Goober app parodies lack of ride-sharing services in St. Louis

| Senior Scene Editor

Getting around St. Louis can be tricky. Even with the MetroLink system and taxi service, the city lacks ride-sharing services like Uber or Lyft. With Uber, for example, a person can request a ride with the press of a button through the app. A credit or debit card to which Uber automatically charges the fare is placed on file when a user signs up. Uber’s pricing is often cheaper, so it’s a convenient substitute for expensive cabs.

Currently, St. Louis is the only major city in the United States that doesn’t have Uber. Considering that our major tourist attraction is a giant metal arch, the lack of Uber service isn’t exactly helping St. Louis’ appeal. The main opposition to Uber is coming from the St. Louis Metropolitan Taxicab Commission (MTC). The group wants to protect the taxi industry, and having competition from Uber is threatening. The MTC would also require potential Uber drivers to get fingerprinted and drug tested, in addition to Uber’s own private background test. This extra mandate also makes Uber somewhat reluctant to enter the market. The city has been deliberating for the past few months on the subject, but progress seems to have stagnated.

But Kyle Tabor, Chris Zempel, Michael McGreal and Tyler Kessler aren’t having it.

This group of tech-savvy St. Louisians created a web-based parody app called Goober, which satirizes the struggle to bring Uber to St. Louis. Frustrated by the fact that St. Louis is the only major city in the United States that doesn’t have Uber, the four of them created Goober during a recent hack-a-thon. Upon pitching the idea, they were joined by Edward Domain, founder and CEO of Techli, to work on the project.

Initially, the project was meant to be nothing more than a joke. But after receiving a surprising amount of press in such a short period of time, the founders shifted the goal to overtly promoting community activism in hopes of bringing Uber to St. Louis.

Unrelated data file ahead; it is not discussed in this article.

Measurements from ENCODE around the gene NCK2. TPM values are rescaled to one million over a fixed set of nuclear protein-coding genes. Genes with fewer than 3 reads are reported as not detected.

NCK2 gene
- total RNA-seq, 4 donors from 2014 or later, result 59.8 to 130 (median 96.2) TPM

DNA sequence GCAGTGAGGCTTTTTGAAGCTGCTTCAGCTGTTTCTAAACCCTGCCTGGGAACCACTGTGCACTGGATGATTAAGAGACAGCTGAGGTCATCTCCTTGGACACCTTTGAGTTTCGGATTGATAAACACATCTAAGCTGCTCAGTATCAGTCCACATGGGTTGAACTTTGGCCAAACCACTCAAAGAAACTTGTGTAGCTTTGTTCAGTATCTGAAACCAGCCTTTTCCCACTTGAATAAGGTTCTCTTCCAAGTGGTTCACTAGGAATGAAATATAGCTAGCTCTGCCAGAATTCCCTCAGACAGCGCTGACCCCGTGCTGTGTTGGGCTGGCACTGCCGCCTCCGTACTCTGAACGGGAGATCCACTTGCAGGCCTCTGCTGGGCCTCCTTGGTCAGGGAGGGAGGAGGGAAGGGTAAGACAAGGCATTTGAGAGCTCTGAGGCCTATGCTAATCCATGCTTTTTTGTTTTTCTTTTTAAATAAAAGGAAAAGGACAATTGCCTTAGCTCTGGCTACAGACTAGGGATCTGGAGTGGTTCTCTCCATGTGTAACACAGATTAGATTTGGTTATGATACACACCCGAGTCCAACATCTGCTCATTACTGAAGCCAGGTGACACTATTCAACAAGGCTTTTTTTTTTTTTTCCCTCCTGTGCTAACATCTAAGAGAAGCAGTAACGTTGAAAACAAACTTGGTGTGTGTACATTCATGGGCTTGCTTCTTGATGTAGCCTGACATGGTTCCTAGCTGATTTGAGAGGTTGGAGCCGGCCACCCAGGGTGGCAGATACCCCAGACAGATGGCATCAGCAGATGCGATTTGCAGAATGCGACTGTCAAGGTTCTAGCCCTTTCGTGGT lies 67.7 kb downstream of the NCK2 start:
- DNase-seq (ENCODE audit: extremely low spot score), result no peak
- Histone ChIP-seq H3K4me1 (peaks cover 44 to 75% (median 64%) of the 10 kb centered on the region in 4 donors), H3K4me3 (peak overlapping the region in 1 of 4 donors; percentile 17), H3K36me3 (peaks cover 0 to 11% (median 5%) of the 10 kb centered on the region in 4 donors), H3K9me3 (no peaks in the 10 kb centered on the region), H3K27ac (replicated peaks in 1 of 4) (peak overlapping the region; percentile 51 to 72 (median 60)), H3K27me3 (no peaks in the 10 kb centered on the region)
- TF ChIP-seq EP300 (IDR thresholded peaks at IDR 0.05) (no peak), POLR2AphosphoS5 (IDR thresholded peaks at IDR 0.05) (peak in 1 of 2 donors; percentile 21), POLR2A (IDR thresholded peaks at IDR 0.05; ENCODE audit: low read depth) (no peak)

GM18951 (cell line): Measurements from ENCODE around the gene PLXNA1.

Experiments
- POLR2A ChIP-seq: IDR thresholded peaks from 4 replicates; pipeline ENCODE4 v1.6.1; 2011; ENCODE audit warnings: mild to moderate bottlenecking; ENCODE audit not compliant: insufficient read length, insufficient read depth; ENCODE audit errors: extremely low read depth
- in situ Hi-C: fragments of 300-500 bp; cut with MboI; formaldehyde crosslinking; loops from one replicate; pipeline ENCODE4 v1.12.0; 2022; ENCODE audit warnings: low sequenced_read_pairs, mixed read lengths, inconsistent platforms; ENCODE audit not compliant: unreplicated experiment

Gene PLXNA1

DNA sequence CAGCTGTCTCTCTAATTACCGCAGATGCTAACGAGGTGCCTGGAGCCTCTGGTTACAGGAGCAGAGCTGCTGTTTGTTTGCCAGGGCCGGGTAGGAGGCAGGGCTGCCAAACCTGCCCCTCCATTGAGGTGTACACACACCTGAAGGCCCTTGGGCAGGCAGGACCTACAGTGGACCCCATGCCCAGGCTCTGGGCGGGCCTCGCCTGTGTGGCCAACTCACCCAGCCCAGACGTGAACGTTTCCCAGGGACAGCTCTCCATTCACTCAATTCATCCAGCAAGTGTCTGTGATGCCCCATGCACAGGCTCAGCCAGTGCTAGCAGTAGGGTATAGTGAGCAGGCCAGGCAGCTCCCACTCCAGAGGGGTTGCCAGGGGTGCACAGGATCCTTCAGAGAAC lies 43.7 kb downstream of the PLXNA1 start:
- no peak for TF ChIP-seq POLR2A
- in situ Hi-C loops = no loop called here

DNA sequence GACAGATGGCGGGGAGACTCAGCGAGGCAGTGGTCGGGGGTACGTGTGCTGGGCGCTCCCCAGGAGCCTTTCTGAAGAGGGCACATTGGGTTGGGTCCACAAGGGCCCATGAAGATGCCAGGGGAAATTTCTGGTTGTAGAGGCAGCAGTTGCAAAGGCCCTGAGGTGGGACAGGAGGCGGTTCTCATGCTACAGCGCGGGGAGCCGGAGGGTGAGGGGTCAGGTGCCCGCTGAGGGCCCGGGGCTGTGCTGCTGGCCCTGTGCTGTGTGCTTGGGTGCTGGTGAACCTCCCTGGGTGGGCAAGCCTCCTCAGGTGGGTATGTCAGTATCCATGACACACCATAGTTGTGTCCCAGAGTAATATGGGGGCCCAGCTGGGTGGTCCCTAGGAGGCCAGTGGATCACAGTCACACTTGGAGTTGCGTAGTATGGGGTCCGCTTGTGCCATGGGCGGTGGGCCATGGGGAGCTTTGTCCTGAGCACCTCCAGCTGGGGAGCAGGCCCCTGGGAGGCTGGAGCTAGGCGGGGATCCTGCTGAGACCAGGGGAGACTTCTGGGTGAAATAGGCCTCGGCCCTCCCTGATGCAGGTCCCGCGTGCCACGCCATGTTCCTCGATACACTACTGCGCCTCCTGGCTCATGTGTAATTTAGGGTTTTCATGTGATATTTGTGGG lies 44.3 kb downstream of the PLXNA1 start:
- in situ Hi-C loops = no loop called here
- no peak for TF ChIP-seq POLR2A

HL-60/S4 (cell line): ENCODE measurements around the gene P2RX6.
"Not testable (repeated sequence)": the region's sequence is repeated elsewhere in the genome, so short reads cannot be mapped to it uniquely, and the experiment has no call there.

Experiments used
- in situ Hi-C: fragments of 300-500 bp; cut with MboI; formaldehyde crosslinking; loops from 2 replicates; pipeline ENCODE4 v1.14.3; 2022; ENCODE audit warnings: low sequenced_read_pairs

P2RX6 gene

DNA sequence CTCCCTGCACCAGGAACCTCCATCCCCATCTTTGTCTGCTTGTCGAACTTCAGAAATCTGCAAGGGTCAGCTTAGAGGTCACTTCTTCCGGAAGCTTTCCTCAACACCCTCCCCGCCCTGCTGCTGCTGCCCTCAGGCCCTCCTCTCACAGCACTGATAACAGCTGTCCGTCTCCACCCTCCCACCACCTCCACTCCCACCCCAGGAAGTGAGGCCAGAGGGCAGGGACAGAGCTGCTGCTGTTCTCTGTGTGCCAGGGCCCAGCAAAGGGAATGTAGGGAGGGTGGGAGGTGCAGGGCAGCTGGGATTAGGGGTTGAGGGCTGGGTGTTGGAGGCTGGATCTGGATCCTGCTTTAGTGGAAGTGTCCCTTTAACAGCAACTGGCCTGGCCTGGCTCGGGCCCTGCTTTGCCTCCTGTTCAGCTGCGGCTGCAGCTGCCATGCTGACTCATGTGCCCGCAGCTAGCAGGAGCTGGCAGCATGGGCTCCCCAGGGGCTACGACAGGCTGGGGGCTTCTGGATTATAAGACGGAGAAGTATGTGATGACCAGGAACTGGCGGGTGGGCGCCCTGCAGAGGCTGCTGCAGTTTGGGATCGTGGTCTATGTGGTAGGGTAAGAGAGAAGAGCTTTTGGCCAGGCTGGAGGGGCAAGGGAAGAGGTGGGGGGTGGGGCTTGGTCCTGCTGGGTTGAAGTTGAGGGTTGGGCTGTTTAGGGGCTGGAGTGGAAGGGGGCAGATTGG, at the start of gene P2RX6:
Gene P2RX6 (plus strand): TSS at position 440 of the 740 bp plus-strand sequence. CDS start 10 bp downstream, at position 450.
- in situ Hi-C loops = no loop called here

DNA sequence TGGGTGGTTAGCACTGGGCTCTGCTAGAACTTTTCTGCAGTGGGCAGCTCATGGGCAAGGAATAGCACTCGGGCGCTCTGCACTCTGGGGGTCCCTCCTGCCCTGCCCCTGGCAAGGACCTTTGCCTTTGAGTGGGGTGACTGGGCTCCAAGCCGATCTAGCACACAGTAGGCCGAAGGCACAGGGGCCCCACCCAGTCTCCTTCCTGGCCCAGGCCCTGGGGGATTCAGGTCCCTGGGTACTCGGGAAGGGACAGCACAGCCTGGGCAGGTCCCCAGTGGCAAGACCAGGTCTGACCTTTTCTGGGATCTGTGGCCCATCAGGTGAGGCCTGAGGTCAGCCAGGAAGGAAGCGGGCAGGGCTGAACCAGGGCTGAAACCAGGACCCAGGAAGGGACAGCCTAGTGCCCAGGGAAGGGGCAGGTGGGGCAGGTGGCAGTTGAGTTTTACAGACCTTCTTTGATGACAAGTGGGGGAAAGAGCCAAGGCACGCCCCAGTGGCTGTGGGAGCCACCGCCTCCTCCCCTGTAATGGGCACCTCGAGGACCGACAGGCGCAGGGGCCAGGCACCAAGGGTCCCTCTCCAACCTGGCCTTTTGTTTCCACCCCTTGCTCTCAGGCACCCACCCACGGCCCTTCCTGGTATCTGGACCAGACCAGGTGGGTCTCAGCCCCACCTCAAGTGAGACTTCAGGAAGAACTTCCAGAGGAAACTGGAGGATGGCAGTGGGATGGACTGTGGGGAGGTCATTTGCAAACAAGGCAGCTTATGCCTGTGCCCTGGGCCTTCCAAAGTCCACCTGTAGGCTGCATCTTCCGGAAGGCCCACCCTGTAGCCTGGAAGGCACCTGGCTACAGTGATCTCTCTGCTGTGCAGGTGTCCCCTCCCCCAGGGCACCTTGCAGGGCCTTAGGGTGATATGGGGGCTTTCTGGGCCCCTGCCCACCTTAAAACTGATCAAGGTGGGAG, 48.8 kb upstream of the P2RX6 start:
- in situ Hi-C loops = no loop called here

Tabor, the idea’s originator, has quite the background for the project: He is an engineer with a master’s degree in business administration from Washington University’s business program. He is also the co-founder and CEO of Invisible Industries, which produces an app that will create a fake boyfriend or girlfriend to convince a user’s family that he or she is dating someone. Using the existing technology from Invisible Industries, Tabor and his co-creators developed a website that parallels the Uber app’s map scheme, topping it off with a text message generator. So far, the app has been tested by almost 500 users.

The app’s home screen depicts Jim Carrey’s character from “Dumb and Dumber,” who Tabor describes as “the ultimate goober.” The user puts in his or her phone number and a fake address, which directs the user to a screen that looks similar to Uber’s app: a car circling around on a map as it moves toward a destination. The car, however, doesn’t ever reach its destination, instead circling around endlessly. During this time, the user receives a series of text messages from the “driver,” to which they can respond. Ultimately, the driver sends snarky responses about why he’s never picking up the user. The community activism comes in at the end; the last text from the driver is a link to two pre-written tweets directed at city officials, urging them to bring Uber to St. Louis.

In terms of expanding Goober, Tabor says its future is not concrete—they’ll be playing it by ear for now. The fight to bring Uber to St. Louis, however, is far from over. Tabor believes that placing more pressure on those who run the city will bring change.

“If we don’t make a ruckus, nothing will happen,” he said. “We are the future of St. Louis. Stop ignoring us.”

Test it out for yourself at

Sign up for the email edition

Stay up to date with everything happening at Washington University and beyond.